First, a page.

• Arizona, Missouri, Nebraska, and North Carolina: Created exemptions or deductions for all military retirement income and benefits
  • Nebraska: Initiated plans to provide an exemption from personal income tax for all Social Security income after the 2029 tax year
  • New Jersey: Changed the retirement income deduction from a dollar limit to a percentage limit based on filing status and increased the AGI eligibility threshold from $100,000 to $150,000. The changes apply to tax years beginning after 2020
  • North Dakota: Expanded a deduction for Social Security income to all benefits included in federal AGI for tax years beginning after 2020
  • Utah: Enacted a credit for Social Security and military retirement income beginning after the 2020 tax year

What Are Some Other State Retirement Tax Considerations

Of course, tax treatment of retirement income isn’t the only tax consideration to think about. What a state loses in revenue by providing favorable treatment to retirement income, it can make up by relying on more revenue from:

  • higher income tax rates
  • sales and use taxes
  • property taxes
  • estate taxes
  • fees

State income tax ratesIncome tax rates can have a significant financial impact on retirees in determining where they want to live. The rates can differ widely across the country.

  • California, the District of Columbia, Hawaii, Iowa, Minnesota, New Jersey, New York, Oregon, and Vermont impose the highest rates on the top income tax brackets (more than 8%)
  • Arizona, Colorado, Illinois, Indiana, Michigan, North Dakota, Ohio, Pennsylvania, and Utah impose the lowest rates (less than 5%)

State and local sales taxes: 45 states and the District of Columbia impose a sales and use tax. States with relatively high state sales tax rates (7% or more) include California, Indiana, Mississippi, Rhode Island, and Tennessee. Local sales and use taxes, imposed by cities, counties and other special taxing jurisdictions, like fire protection and library districts, also can add significantly to the rate.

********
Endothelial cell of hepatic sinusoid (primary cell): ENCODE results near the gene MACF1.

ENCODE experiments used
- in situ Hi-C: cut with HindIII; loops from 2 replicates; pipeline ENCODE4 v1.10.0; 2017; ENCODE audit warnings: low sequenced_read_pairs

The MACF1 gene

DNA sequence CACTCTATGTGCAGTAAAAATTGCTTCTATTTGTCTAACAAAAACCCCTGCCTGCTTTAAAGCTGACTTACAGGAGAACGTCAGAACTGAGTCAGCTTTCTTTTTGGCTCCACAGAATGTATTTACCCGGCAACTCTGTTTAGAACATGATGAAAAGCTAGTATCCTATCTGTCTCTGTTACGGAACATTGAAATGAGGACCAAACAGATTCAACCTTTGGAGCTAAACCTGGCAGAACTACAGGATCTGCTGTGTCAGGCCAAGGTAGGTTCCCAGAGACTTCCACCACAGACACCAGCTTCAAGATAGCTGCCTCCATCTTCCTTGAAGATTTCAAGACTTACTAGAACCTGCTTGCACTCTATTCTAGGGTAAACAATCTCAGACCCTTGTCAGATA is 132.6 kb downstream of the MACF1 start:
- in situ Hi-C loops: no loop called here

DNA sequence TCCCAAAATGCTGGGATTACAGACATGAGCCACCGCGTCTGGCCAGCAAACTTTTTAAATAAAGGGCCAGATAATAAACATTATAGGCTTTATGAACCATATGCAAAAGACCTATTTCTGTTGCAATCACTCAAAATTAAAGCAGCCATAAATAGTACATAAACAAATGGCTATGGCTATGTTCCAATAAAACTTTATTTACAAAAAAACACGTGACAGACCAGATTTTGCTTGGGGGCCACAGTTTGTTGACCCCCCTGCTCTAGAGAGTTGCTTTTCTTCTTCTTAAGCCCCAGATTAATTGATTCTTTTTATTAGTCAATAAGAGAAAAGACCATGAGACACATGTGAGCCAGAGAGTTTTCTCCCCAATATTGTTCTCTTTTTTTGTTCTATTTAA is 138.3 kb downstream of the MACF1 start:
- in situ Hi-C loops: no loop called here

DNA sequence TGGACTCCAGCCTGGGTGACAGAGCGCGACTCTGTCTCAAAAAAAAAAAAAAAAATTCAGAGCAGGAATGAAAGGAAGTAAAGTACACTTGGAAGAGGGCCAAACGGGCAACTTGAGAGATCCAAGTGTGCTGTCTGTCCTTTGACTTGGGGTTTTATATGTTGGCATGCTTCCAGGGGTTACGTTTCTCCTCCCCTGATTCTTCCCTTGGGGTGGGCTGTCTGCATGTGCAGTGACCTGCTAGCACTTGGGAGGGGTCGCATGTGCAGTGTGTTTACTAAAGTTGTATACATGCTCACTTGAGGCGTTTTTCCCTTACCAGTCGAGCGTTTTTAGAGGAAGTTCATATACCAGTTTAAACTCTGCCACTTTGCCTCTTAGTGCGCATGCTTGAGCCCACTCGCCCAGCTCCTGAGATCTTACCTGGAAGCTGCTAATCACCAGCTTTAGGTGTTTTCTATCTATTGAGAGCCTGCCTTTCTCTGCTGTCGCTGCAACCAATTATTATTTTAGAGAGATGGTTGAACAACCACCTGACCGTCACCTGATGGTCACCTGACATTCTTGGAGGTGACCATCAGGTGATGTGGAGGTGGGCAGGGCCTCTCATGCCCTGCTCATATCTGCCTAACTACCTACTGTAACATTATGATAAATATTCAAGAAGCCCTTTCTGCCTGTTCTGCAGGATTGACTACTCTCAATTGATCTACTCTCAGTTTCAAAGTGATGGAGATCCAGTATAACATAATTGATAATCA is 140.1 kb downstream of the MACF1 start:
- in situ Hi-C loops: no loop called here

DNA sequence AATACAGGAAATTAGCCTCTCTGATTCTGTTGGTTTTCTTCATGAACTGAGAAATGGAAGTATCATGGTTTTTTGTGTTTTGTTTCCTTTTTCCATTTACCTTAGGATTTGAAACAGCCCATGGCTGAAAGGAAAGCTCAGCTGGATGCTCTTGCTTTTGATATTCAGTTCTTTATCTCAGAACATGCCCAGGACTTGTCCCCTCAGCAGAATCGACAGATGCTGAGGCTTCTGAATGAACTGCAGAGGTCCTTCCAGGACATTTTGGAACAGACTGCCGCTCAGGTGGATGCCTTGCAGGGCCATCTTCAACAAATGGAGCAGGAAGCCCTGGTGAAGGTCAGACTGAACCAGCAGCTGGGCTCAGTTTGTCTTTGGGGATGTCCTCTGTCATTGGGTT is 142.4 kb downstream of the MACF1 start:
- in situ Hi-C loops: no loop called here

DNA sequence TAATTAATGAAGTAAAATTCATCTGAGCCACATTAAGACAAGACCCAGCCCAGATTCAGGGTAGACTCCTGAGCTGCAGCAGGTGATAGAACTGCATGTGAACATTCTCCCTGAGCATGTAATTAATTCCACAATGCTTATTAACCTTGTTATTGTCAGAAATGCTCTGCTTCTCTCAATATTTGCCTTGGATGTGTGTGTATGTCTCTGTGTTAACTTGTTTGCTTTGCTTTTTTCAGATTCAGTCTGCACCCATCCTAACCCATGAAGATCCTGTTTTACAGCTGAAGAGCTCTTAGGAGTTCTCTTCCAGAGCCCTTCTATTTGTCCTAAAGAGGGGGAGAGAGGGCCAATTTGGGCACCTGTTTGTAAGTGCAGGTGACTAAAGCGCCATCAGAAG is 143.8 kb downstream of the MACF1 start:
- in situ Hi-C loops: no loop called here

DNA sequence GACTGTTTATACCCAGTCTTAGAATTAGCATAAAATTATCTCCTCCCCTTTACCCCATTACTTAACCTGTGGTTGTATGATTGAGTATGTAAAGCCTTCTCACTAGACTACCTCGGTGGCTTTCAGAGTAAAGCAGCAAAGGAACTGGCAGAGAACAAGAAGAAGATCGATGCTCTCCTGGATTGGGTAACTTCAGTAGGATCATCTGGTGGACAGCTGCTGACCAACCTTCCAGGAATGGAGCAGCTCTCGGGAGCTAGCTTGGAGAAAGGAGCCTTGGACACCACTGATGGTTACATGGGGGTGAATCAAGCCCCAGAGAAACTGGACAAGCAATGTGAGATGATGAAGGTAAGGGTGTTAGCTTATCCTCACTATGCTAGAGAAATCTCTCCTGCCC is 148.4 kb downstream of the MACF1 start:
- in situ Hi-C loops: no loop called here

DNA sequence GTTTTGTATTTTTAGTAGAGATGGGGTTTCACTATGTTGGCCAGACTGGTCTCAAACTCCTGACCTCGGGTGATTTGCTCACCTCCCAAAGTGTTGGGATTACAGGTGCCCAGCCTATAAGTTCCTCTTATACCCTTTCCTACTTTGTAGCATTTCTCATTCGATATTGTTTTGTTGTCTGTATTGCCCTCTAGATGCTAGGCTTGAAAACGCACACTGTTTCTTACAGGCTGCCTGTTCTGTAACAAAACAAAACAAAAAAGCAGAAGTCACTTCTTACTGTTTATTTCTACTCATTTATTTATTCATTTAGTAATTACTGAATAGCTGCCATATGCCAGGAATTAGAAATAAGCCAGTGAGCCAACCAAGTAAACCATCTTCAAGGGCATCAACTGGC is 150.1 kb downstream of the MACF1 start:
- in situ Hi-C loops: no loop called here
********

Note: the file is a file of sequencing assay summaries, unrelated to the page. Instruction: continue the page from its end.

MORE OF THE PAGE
State and local property taxes: High property taxes can strain the limited resources of retirees. Fortunately, many states and some local jurisdictions offer senior citizen homeowners some form of property tax exemption, credit, abatement, tax deferral, refund or other benefits. These tax breaks also apply to renters in some jurisdictions. The benefits typically have qualifying restrictions that include age and income of the beneficiary.

State estate taxes: Most states no longer impose an estate tax. Estate tax exemption amounts vary in states that continue to impose the tax. Examples of 2022 exemption amounts include:

  • $9.1 million in Connecticut
  • $5.49 million in Hawaii
  • $4 million in Illinois
  • $1 million in Massachusetts
  • $6.11 million for New York

Source: Wolters Kluwer CCH® AnswerConnect, 2022
Permission for use granted.

Tim Bjur, PD
Senior Content Management Analyst
Tim Bjur is an attorney and senior content management analyst for Wolters Kluwer Tax & Accounting, who has spent the last 18 years analyzing state income tax legislation, case law, and regulatory developments. He offers a detailed understanding of state personal and corporate income taxation and trends across all states and has been quoted in top media publications, including Forbes and CNBC.